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Marshall police chief slowed, not stopped, by cancer

April 10, 2012
By Per Peterson , Marshall Independent

MARSHALL - Rob Yant knows it could be worse.

Yant, Marshall's police chief and director of public safety for more than 14 years, was recently diagnosed with prostate cancer and is taking time off to deal with his affliction.

You have cancer "are not words you want to hear, but from what I've learned prostate is one of the more survivable cancers," said Yant, who is 59. "I personally don't want to make a mountain out of a molehill."

Prostate cancer is the second most common cancers among men, according to the American Cancer Society. The ACS estimates more than 240,000 men will be diagnosed with prostate cancer in 2012 and roughly 28,000 will die from it. About one in six men will be diagnosed with prostate cancer during his lifetime.

"The doctors have provided me with some information about it and I've searched the Internet, too," Yant said. "I've had people come up to tell me their thoughts and prayers are with me, and some have told me about people they know with prostate cancer and that person is doing well. It's just not something most people talk about even though it's happening a lot more than we would know."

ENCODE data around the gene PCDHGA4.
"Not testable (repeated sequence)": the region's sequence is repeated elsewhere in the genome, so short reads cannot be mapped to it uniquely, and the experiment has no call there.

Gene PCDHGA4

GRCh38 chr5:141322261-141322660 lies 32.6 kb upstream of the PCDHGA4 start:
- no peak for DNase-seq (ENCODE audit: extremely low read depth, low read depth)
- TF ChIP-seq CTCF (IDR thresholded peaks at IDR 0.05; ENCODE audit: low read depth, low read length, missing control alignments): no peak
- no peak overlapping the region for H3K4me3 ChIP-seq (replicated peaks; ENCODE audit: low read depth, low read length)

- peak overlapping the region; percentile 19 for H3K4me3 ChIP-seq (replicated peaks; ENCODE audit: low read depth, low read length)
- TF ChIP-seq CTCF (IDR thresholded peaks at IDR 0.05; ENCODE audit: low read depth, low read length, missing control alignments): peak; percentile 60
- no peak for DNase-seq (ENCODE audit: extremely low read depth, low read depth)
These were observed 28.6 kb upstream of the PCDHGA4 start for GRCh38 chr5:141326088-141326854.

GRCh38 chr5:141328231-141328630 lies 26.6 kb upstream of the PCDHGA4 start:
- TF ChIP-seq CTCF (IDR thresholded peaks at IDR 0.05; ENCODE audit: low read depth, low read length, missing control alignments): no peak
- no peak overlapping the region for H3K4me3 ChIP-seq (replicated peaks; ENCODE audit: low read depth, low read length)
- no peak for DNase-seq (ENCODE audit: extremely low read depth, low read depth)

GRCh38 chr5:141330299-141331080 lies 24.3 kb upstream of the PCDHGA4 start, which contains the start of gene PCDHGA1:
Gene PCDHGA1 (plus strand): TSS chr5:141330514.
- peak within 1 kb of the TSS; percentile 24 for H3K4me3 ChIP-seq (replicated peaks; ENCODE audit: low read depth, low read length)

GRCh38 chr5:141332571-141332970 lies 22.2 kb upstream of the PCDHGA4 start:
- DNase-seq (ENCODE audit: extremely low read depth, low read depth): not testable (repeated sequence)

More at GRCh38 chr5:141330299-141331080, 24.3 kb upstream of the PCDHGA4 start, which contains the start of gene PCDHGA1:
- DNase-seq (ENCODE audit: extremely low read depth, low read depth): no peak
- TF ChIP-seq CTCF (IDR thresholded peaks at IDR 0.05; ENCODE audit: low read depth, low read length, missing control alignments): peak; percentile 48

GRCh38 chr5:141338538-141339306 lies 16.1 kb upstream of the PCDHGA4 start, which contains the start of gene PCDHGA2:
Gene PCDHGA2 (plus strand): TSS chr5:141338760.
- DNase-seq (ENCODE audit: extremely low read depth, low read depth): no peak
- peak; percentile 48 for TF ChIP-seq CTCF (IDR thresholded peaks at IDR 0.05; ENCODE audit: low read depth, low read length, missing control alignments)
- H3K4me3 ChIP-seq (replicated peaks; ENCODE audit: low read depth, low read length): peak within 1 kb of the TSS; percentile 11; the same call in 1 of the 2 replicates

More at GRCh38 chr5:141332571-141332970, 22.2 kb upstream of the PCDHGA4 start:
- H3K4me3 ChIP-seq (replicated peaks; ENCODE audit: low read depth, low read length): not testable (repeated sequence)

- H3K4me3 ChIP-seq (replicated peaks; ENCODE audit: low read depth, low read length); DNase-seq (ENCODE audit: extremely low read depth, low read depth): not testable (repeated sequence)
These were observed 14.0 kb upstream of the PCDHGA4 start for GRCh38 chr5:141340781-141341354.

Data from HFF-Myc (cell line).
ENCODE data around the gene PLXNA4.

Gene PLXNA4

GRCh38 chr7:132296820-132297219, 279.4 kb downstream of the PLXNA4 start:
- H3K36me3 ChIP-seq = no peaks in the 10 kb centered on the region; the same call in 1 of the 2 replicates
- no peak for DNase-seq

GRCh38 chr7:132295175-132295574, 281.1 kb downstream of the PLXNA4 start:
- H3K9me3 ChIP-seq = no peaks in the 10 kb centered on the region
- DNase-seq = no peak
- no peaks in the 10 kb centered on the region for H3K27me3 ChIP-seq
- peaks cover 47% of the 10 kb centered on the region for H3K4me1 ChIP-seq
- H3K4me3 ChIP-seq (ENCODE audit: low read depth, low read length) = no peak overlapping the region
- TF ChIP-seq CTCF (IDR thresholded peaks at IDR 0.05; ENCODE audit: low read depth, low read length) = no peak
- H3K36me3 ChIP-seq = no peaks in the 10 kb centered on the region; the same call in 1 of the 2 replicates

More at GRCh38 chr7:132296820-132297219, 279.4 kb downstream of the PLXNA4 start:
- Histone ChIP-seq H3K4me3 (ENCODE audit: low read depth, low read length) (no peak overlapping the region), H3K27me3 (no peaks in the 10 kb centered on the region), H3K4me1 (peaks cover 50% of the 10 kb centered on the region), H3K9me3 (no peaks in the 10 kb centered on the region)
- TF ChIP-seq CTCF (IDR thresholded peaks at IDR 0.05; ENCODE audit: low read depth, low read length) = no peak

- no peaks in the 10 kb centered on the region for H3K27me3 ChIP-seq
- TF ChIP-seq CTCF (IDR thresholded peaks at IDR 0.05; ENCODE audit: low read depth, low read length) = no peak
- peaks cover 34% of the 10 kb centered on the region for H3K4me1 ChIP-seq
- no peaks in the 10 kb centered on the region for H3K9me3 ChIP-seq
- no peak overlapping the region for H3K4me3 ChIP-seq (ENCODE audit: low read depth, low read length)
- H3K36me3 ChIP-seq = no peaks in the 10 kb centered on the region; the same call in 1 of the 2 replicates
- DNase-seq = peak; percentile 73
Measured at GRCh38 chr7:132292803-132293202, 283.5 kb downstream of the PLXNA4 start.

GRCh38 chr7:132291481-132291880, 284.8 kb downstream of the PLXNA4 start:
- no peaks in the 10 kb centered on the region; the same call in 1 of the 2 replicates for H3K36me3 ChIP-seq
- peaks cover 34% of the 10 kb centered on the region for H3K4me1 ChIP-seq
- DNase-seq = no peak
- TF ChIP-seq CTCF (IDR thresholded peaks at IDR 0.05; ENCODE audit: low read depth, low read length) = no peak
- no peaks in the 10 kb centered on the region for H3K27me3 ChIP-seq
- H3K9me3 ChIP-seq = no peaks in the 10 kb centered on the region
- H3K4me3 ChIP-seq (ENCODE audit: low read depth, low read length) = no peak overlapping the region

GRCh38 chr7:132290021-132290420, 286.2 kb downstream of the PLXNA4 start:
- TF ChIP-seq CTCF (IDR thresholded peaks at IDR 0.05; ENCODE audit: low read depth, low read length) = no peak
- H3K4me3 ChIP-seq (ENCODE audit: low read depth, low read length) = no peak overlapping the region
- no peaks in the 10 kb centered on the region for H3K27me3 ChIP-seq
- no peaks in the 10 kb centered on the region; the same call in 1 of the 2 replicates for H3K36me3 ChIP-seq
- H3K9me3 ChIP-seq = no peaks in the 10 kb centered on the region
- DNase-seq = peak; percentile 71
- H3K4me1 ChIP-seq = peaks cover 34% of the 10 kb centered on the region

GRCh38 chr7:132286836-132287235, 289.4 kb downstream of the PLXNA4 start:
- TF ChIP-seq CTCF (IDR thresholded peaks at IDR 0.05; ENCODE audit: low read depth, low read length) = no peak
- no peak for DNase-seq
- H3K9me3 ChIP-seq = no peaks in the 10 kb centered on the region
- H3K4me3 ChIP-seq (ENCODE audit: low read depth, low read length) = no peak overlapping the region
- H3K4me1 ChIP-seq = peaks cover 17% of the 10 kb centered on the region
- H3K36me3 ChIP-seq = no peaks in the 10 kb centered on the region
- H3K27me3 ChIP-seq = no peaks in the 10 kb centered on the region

Yant's cancer showed up in a routine blood test he took last month at Affiliated Community Medical Centers in Marshall. A second blood test showed a rising prostate-specific antigen (PSA) number. PSA is a substance produced by the prostate gland.

Elevated PSA levels could indicate prostate cancer or a noncancerous condition such as prostatitis or an enlarged prostate. He was in Rochester last week for a second opinion that confirmed his cancer.

Yant has a history of cancer on his father's side, but that's a result of heavy smoking which led to lung cancer.

For now, Yant is taking some time off for treatment but plans to be back at work this summer. An avid motorcyclist, Yant said his doctor told him his cancer shouldn't interrupt his planned motorcycle ride in July.

"I do know it's very common in men these days," he said. "It usually gets you when you're older and you usually die from other health issues or old age. I guess in some of us it turns up a little sooner."

Nearly two thirds of American men are diagnosed at age 65 or older, and it is rare before age 40, the ACS said. The average age at the time of diagnosis is about 67. More than 2.5 million men in the United States who have been diagnosed with prostate cancer at some point in their lives are alive today.



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